In this week’s eSkeptic:
FLASHBACK SCIENCE LECTURE
Dr. Gregory Hickok — The Myth of Mirror Neurons
This lecture was recorded on September 21, 2014 — the last in a series of over 350 Distinguished Science Lectures presented by the Skeptics Society since 1992.
In this myth-busting talk based on his book, U.C. Irvine cognitive scientist Dr. Gregory Hickok calls for an essential reconsideration of one of the most far-reaching theories in modern neuroscience and psychology. Ever since the discovery of mirror neurons in macaque monkeys in 1992 there has been a stream of scientific studies implicating mirror neurons in everything from schizophrenia and drug abuse to sexual orientation and contagious yawning. Drawing on a broad range of observations from work on animal behavior, modern neuroimaging, neurological disorders, and more, Dr. Hickok argues that the foundational assumptions fall flat in light of the facts. He then explores alternative explanations of mirror neuron function while illuminating crucial questions about human cognition and brain function: Why do humans imitate so prodigiously? How different are the left and right hemispheres of the brain? Why do we have two visual systems? Do we need to be able to talk to understand speech? What’s going wrong in autism? Dr. Hickok provides deep insights into the organization and function of the human brain and the nature of communication and cognition.
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Michael Shermer It’s Better Than it Looks: Reasons for Optimism in an Age of Fear by Gregg Easterbrook (Public Affairs. February 2018. ISBN 9781610397414.) A shorter version of this review was published in the Wall Street Journal on February 28, 2018 under the title “Why Things Are Looking Up”.
Realizing Rawls’ Just Society
Though declinists in both parties may bemoan our miserable lives, Americans are healthier, wealthier, safer and living longer than ever.
In his 1971 book A Theory of Justice, the Harvard philosopher John Rawls argued that in the “original position” of a society we are all shrouded in a “veil of ignorance” of how we will be born—male or female, black or white, rich or poor, healthy or sick, slave or free—so society should be structured in such a way that laws do not privilege any one group because we do not know which category we will ultimately find ourselves in.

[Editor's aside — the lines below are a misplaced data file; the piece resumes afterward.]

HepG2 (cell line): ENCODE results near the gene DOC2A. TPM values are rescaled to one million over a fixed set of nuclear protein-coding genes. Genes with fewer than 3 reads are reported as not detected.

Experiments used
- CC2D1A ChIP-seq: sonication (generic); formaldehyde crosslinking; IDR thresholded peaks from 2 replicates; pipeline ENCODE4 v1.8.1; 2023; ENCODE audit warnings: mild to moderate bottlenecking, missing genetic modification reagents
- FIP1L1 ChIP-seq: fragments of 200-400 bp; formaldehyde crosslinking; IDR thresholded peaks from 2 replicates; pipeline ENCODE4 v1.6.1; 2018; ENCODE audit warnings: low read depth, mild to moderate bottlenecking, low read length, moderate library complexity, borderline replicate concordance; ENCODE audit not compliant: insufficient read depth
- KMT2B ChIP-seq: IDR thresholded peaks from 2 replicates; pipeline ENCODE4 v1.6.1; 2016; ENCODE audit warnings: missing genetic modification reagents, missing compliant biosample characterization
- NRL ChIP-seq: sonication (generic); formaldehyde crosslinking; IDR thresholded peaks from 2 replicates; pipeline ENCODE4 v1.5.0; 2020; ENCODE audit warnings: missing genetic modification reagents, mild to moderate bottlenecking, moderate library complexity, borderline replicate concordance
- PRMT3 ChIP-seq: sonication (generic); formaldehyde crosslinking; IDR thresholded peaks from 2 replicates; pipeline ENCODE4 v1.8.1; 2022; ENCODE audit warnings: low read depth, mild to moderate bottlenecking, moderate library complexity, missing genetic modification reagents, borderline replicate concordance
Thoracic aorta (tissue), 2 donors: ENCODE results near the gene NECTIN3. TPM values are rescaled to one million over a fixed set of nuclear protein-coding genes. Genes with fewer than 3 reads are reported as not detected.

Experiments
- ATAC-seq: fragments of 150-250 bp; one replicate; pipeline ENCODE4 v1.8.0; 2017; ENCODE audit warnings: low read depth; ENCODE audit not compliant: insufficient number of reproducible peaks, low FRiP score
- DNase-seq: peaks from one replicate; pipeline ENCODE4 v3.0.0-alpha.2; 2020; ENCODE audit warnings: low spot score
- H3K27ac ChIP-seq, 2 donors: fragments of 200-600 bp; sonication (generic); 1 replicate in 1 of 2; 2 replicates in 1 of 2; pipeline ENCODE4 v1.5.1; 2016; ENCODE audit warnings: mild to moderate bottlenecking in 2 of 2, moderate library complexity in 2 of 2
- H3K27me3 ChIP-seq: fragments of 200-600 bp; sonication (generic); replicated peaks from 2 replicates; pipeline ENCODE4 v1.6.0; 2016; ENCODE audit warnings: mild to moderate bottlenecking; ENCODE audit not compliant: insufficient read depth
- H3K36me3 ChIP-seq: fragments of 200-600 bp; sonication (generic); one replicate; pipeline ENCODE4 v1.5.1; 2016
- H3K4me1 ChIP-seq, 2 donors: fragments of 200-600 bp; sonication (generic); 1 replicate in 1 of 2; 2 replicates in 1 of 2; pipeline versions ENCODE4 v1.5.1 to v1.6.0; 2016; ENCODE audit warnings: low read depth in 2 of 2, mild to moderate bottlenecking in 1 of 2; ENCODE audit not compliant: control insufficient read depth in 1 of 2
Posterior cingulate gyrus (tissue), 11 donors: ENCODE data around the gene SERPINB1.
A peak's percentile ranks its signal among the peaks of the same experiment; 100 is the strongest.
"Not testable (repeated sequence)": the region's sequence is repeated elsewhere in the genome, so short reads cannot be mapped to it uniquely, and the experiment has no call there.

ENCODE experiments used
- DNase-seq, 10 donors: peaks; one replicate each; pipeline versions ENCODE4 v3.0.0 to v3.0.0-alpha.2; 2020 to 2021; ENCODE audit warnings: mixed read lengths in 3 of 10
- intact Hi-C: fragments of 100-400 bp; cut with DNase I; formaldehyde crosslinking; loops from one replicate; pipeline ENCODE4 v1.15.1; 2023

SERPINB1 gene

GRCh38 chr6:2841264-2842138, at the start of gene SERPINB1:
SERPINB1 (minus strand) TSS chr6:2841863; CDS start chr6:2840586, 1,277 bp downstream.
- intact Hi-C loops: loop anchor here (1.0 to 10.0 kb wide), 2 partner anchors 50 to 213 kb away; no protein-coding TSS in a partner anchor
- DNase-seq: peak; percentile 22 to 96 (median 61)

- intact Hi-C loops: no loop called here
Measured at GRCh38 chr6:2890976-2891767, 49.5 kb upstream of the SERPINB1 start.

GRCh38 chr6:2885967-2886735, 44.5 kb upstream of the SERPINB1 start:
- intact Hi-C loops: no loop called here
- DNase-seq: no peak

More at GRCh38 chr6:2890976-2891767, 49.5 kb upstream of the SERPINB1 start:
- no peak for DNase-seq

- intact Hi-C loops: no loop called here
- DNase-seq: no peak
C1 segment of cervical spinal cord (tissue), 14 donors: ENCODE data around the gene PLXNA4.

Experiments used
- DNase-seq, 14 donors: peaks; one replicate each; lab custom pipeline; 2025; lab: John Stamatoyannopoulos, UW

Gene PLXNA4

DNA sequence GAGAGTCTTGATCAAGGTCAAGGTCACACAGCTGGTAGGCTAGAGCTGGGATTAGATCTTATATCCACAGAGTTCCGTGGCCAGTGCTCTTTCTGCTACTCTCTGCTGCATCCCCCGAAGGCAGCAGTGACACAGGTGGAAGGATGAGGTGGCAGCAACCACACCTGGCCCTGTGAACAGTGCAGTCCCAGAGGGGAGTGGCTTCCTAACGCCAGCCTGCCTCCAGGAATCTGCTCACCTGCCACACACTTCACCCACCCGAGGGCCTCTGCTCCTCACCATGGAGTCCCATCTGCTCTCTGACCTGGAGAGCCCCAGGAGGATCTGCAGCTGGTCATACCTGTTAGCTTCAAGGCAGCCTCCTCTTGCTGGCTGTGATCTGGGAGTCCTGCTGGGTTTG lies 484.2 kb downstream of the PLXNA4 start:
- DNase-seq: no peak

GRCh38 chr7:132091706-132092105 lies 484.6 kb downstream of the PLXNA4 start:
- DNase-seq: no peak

Writing during a time when civil unrest over centuries of injustice was spilling out into the streets in marches and riots, Rawls’ work was as much prescriptive as it was descriptive. But 45 years later, at a 2016 speech in Athens, Greece, President Barack Obama affirmed that a Rawlsian society was becoming a reality: “If you had to choose a moment in history to be born, and you did not know ahead of time who you would be—you didn’t know whether you were going to be born into a wealthy family or a poor family, what country you’d be born in, whether you were going to be a man or a woman—if you had to choose blindly what moment you’d want to be born you’d choose now.” As Obama explained to a German audience earlier that year: “We’re fortunate to be living in the most peaceful, most prosperous, most progressive era in human history,” adding “that it’s been decades since the last war between major powers. More people live in democracies. We’re wealthier and healthier and better educated, with a global economy that has lifted up more than a billion people from extreme poverty.”
Data supporting this observation is now readily available through such sites as Hans Rosling’s Gapminder.org, Max Roser’s ourworldindata.org, and Marian Tupy’s humanprogress.org, and in books such as Steven Pinker’s Enlightenment Now (2018), Johan Norberg’s Progress (2016), my own The Moral Arc (2015), Peter Diamandis’ and Steven Kotler’s Abundance (2012), Matt Ridley’s The Rational Optimist (2011), and others. Apparently it’s not enough as pessimism is as prominent as it ever was, if not more during the recent uptick of identity politics and economic nationalism.
Thus, Gregg Easterbrook’s masterful and comprehensive exposition on why we should be optimistic in an age of pessimism, It’s Better Than it Looks, comes at a propitious moment. Easterbrook backs his sanguine perspective with copious data, and at the same time he demonstrates how a pessimistic perspective can not only lead people to despair but it can nudge voters to elect a man who growled that our economy “is always bad, down, down, down” even as it was climbing up, up, up out of the gravity well of the 2008/2009 recession. Since emotions trump information, apocalyptic political rhetoric crowds out data dumps of positive trends in the spaces of our mind’s decision tree. On average, Easterbrook shows in this rich narrative packed with statistics, while the declinists were bemoaning our miserable lives during the last election, “at no juncture in American history were people better off than they were in 2016: living standards, per-capita income, buying power, health, safety, liberty, and longevity were at their highest, while women, minorities, and gays were free in ways they’d never been before. There had been no juncture in history at which the typical member of the global population was better off either.” […]
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MONSTERTALK EPISODE 155
The Greyfriars Kirkyard Ghost
Since the late 1990s people have been reporting strange incidents and injuries when touring the graveyard known as the Greyfriars Kirkyard. Some call it The Mackenzie Poltergeist, but whatever you call it it’s been the claimed cause of numerous injuries and scary stories. In this episode we interview City of the Dead tour-guide Fred Fogarty. We discuss the history of the site, some of the stories, and how one might do deeper research into this mystery. Note: Fred will be appearing at the Hawaii Paranormal Conference July 13–15, 2018.
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